Boston Walking Tour
Our recommended book
Interpreter of Maladies by Jhumpa Lahiri walks us through the streets of the Boston area. Short stories told from different perspectives ask us to see the city through many different perspectives. Boston as a city acts as an additional character in the narrative, making it an easy pick. The way Lahiri writes about Boston and and the experiences within this city, recall feelings I had as a child growing up in the area. As the daughter of immigrant parents, the narratives are deeply relatable, even if my parents came from Latin America and not India. As I now live away from Boston, reading this book brought me a bit closer to the city I call home. I can’t wait to take you through one of my favorite cities.
Start your day off by visiting Harvard Yard and Harvard Square in Cambridge, MA, just a stone throw from downtown Boston. You can still visit Cardullo’s in Harvard Square and grab a few cool food items. It’s breakfast time and you’re probably looking for a bite to eat and a great coffee to perk up with. Flour Bakery is a great place to check out. Although there are several locations throughout the city, it remains a local bakery through and through. They’re famous for their Sticky Buns which have won awards throughout the country. They also have great breakfast sandwiches for the savorier-side of breakfast options. Personally, I’m a sucker for their sticky bun bread pudding. But you really can’t go wrong here.
After fueling up for breakfast, we’d recommend you head down Mass. Ave. towards Central Square. Mass. Ave. is a central avenue through Cambridge that connects most of the hubs. Each hub along Mass Ave has a Red Line subway stop, so if the weather isn’t cooperating, you could either take the 1 Bus, which takes you above ground along Mass Ave, or you could take the Red Line, which takes you below ground (but is significantly more reliable). As you enter Central Square, you’ll be greeted by Cambridge City Hall on your left and the YMCA and Post Office on your right.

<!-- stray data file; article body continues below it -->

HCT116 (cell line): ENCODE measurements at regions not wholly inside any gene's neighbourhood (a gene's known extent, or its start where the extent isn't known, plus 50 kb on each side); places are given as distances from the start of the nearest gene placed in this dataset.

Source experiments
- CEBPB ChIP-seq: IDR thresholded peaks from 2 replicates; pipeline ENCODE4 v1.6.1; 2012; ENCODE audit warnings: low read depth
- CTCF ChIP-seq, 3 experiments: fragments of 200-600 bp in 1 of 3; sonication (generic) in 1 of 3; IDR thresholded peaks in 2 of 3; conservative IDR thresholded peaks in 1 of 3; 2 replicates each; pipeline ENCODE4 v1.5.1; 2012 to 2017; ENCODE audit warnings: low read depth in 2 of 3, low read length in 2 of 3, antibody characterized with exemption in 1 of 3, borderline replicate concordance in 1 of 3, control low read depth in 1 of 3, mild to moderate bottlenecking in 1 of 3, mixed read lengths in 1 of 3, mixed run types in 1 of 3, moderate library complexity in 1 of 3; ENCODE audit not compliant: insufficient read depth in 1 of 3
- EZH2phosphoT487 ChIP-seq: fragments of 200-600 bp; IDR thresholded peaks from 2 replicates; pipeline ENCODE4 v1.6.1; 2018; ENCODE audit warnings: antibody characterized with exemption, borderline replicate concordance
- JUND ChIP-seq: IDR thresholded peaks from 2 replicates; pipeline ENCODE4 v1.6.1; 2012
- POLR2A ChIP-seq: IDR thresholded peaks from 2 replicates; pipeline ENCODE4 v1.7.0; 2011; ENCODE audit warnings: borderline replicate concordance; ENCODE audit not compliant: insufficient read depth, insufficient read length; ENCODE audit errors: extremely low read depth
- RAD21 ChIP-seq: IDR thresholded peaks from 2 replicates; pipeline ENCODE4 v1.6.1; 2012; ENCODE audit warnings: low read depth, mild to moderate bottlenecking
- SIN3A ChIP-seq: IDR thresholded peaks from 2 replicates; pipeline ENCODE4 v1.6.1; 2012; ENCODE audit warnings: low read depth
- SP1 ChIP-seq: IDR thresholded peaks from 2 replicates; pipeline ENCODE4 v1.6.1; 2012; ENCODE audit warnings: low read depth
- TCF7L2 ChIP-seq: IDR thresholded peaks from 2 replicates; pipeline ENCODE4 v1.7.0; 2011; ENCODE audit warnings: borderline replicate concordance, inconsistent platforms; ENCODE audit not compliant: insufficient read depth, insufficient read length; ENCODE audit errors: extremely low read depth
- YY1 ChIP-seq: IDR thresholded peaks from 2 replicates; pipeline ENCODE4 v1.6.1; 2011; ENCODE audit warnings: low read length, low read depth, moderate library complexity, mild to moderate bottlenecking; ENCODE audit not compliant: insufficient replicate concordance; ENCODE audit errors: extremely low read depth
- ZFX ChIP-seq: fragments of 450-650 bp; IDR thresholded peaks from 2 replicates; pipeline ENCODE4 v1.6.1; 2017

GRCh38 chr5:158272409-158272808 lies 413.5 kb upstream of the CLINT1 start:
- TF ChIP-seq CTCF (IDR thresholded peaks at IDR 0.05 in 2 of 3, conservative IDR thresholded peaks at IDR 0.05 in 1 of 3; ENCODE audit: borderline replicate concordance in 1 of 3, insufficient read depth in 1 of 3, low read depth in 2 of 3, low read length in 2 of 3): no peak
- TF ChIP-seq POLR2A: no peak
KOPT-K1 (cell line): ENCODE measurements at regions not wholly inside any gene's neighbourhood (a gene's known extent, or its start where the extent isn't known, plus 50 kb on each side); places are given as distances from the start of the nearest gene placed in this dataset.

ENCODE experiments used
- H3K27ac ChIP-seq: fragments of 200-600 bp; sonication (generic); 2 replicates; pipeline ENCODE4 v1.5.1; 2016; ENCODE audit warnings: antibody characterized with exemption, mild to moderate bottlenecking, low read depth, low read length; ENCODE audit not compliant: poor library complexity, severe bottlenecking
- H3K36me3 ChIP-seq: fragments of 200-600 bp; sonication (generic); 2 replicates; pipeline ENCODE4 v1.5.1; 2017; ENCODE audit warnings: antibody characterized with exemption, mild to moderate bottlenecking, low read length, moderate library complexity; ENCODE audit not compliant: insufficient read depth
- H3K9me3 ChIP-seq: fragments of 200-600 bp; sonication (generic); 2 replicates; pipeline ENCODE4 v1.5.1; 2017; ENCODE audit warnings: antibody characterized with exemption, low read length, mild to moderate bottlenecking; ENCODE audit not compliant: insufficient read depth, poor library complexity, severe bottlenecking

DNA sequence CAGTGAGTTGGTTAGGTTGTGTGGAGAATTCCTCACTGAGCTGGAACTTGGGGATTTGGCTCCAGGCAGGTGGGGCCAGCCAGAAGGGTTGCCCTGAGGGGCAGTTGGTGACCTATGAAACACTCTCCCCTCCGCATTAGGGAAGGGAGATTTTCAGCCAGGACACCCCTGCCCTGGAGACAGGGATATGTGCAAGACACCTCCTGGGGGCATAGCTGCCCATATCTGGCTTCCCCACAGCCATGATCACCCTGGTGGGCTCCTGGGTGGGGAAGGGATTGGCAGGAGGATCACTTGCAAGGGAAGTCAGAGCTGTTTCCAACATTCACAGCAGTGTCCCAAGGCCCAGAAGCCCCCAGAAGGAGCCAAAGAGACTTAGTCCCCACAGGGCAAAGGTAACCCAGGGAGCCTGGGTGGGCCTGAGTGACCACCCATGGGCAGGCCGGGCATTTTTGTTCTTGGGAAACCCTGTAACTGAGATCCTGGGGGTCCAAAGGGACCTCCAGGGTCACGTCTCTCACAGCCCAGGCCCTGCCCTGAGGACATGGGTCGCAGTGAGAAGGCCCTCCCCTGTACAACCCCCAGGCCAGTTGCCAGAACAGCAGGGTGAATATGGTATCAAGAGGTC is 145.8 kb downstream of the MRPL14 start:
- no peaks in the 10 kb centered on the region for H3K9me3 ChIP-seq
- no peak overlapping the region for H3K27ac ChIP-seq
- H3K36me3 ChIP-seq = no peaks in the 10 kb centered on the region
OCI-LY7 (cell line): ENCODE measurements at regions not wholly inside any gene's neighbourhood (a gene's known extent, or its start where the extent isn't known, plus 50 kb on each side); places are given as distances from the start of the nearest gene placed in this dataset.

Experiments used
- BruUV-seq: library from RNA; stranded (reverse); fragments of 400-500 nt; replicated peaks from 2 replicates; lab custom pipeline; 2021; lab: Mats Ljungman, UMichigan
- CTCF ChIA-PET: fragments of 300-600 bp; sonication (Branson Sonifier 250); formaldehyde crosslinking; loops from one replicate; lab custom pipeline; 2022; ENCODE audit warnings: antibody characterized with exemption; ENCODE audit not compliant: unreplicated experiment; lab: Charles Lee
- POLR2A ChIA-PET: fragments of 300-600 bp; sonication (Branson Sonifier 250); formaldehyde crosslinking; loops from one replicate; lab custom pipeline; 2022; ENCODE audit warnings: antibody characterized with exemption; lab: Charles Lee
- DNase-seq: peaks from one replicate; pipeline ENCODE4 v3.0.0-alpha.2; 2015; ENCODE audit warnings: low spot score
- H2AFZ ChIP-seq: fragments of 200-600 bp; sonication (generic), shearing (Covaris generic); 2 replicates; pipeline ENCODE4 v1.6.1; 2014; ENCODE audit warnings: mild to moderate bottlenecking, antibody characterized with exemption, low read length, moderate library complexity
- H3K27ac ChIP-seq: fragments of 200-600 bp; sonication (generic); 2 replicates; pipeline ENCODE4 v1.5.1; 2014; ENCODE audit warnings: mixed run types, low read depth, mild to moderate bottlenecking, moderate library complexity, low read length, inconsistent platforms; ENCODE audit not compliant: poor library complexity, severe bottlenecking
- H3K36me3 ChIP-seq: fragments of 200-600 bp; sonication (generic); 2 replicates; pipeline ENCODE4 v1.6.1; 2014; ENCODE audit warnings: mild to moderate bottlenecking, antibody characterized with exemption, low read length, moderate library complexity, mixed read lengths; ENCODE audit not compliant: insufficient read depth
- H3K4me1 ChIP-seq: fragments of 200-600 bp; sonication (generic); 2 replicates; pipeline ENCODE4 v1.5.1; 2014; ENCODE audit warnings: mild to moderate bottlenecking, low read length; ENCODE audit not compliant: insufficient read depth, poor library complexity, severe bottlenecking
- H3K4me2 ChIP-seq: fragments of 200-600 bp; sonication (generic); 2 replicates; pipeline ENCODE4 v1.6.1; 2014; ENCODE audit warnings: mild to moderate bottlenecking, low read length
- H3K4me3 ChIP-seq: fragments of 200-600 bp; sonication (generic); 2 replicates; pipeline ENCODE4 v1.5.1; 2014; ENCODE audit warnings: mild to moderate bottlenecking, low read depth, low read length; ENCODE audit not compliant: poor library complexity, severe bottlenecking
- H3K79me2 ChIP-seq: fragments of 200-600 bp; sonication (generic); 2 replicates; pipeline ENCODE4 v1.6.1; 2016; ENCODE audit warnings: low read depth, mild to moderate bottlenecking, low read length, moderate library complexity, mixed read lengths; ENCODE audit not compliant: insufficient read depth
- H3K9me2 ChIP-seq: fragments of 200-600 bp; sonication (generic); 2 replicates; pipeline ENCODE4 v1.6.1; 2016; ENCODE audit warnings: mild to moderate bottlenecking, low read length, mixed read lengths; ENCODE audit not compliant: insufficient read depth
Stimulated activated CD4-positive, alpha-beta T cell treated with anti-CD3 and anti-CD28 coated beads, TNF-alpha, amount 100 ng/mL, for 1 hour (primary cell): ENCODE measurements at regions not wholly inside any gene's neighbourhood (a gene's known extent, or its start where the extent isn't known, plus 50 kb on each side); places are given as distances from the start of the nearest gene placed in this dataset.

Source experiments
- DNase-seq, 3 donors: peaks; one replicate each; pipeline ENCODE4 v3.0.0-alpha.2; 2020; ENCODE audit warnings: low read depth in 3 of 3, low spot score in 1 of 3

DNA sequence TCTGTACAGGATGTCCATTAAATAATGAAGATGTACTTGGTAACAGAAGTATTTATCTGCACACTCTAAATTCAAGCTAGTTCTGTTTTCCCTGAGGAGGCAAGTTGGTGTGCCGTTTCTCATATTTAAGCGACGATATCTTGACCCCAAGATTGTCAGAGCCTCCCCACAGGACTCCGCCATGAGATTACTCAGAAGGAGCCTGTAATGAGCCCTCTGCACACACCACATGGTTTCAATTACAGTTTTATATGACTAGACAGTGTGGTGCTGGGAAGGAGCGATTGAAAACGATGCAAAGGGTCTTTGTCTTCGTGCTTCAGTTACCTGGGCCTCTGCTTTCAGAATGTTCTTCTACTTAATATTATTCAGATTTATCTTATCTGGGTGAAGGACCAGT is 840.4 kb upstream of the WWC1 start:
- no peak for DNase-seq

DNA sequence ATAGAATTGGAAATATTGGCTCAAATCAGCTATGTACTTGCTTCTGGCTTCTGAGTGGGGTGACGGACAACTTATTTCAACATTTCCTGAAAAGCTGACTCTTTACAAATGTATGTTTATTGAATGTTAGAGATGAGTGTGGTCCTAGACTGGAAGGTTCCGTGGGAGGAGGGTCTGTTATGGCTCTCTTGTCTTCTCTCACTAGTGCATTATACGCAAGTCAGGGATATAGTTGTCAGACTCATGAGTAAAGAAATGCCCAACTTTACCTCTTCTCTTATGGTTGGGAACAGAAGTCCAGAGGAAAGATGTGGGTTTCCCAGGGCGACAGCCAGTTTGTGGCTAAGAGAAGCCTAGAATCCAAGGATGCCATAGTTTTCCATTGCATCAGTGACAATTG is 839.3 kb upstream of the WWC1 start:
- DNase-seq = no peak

Keep walking down Massachusetts Avenue and you’ll walk into MIT’s campus, and further along, you’ll reach a bridge connecting Cambridge to Boston. This Bridge is the Mass Avenue Bridge.
At this point, you’ve arrived to the Museum of Fine Arts (MFA). The MFA is one of the most comprehensive museums in the United States with over 450,000 works in its collection. This is an incredible museum that has works from all over the world, which is also reflected in their many international film festivals.
After a stop at the MFA, it’s probably wise to keep moving. Atlantic Fish Co. isn’t too far away and is home to some of the best Clam Chowder in all of Boston. Grab a cup or if you’re feeling ravenous, grab it in a bread bowl for the full experience. If you can handle it, try to stick with the Clam Chowder here and leave some space for Chinatown.
Once you’re in Chinatown, there are way too many places to list out. My personal favorite is Taiwan Cafe. Get the Soup Dumplings, the cucumber salad, and really anything else that looks good on another table.
As you’re walking around towards the Boston Garden and Boston Common, you might see a red line painted on the sidewalks. That line, right under your feet is in fact the Freedom Trail.
If you continue walking in, towards downtown, you’ll run into what used to be Filene’s and Filene’s Basement. The sign might still be up if you’re lucky. I remember growing up in Boston and the trips here. Now it’s turned into a Macy’s.
As the day comes to an end, you close in on the most central and historic part of Boston proper. You’ll reach Haymarket, which on a normal day looks like any other part of the city, but on Saturday mornings, it comes alive with a huge bustle of produce and people. If you’re visiting on another day, pop into Boston Public Market which is just next to this area. Inside you can see an array of local food producers and farm stands.
Continue on as you meander through the streets of Beacon Hill. This hilly neighborhood is home to some of the most picturesque spots in Boston.
Of course, at this point you’ve just walked through all of Boston so you can easily justify a great dinner. The Boston-area has an incredible diversity of food options. If you’re in the mood for some great Indian food, head on over to Punjabi Dhaba. If some Nepalese Momos are more your vibe, Momo N Curry is one of my all time favorite spots (I’ve got a thing for dumplings, what can I say). If you want some iconic pizza, head on over to Pinocchio’s in Harvard Square - everyone from high schoolers to celebrities stops through. If you’re looking for a classic seafood feast, then head on over to Neptune Oyster, B&G Oysters, or Row 34 - all excellent options.
Loved the book? Walk your way through the narrative and discover some of Boston’s best places. If you’d like to see the map to your phone, simply click on the icon all the way on the right of the map (it looks like it has the four corners of a rectangle) and the walking tour will open inside the google maps application.
Looking for a little bit more?
City notes has a few fun facts that might enhance your understanding of Boston.